*I received a free ARC of this novel with thanks to the author. The decision to review and my opinions are my own.*
Blurb: “A coming of age story for the mid-life crisis generation.”
When George Sibley dies, his only son, Eric, has no idea that his inheritance will come with conditions. Now, if Eric is to ever get his hands on his father’s treasured Aston Martin, he must somehow juggle his hectic career and family life in the city, with regular visits to the small riverside town of Burlam. Life for Eric quickly becomes a chaotic kaleidoscope of grumpy pensioners, wellington boots and vintage auto-mobiles, fraught with heavy machinery mishaps, missed deadlines and drug raids, the result of which leave his marriage, job and sanity hanging in the balance.
Peas, Carrots and an Aston Martin is a light-hearted and humorous tale of a man who reluctantly goes digging amongst the weeds in order to discover his roots.
There is definitely more than a touch of Cat’s in the Cradle about Peas, Carrots and an Aston Martin!
Eric resents his father for prioritising everything but him and being too critical, yet it is abundantly clear to the reader that he’s grown up just like him (you know he’s gonna be like him). It’s also evident that Eric’s father saw it too, and despite his death it turns out it’s never too late to make a change.
Forced to take care of his father’s old allotment against his will, or lose the only inheritance he values (a classic car called Sally), Eric is forced to make some tough decisions about where his real priorities lie.
Along the way there are some touching moments, some slapstick humour with various power tools and items of machinery, and a couple of very useful marital observations (which I made sure to impart to my own husband!).
I was slightly saddened towards the ending as I would have liked to dive more into Eric’s resolution; after following his journey from jerk to genuine it felt like a sudden rush for the finish line. I would have liked to know more about the contents of a certain tin, letter, the solicitor’s instructions, and more about the allotment tenants’ memories of the older Sibley. Similarly, whilst it is fairly obvious from the final few chapters how the story will ‘end’, I would have liked it spelled out a little more, so that having slogged through the weeds with Eric I could join him in his harvest!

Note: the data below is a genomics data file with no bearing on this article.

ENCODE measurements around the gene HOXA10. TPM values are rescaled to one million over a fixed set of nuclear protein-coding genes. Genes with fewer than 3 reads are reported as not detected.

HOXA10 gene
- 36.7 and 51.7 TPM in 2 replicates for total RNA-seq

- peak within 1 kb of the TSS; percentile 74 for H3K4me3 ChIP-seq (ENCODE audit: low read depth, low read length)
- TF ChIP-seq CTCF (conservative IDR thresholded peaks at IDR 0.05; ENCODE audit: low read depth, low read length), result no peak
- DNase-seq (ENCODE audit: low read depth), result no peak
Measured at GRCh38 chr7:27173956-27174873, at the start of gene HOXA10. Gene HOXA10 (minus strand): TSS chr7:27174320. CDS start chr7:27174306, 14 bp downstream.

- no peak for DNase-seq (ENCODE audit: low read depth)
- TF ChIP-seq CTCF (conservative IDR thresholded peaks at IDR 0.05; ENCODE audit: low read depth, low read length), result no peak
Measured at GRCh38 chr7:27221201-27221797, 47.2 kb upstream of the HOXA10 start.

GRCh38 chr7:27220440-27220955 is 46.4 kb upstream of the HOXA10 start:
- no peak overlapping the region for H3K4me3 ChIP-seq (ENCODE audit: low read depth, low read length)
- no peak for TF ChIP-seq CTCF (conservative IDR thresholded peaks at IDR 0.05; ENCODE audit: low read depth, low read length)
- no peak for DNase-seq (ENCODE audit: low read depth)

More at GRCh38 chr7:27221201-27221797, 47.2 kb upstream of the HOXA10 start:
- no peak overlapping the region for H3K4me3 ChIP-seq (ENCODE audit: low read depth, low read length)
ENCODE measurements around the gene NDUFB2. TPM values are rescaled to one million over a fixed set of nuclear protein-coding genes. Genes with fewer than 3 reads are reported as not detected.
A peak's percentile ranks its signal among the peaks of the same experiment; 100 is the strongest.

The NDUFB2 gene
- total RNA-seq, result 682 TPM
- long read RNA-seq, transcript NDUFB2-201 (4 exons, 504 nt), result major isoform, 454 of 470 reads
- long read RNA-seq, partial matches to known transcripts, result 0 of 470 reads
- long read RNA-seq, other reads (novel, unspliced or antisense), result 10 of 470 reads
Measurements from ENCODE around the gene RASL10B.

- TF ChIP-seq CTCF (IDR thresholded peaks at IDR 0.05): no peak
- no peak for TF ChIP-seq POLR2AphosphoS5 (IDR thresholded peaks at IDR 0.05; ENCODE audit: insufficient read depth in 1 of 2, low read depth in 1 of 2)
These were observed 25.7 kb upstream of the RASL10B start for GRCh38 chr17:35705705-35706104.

Still the story is well-written and takes the reader through almost every emotion possible (I’m pretty sure I nearly burst a blood vessel myself when those handcuffs came out!). Definitely recommended to anyone who enjoys an emotional (yet humorous) story about family, life and the problems of balancing it all.
‘Just explain it to me again,’ Eric said. ‘You’re saying I get nothing? None of it? Nothing at all?’
‘No…’ The solicitor removed his glasses and rubbed his eyes. ‘As I have explained, your father has left you the remaining tenancy on his allotment and his 1962 limited-edition Aston Martin DB4 series four, affectionately known as Sally, on the condition that you fully tend to the allotment on a weekly basis for the next two years.’
Eric shook his head.
‘But the house? Everything in the house? The paintings, my mother’s jewellery, all of that, it… it’s…’
‘It’s been left to the church,’ the solicitor finished for him.
– Hannah Lynn, Peas, Carrots and an Aston Martin
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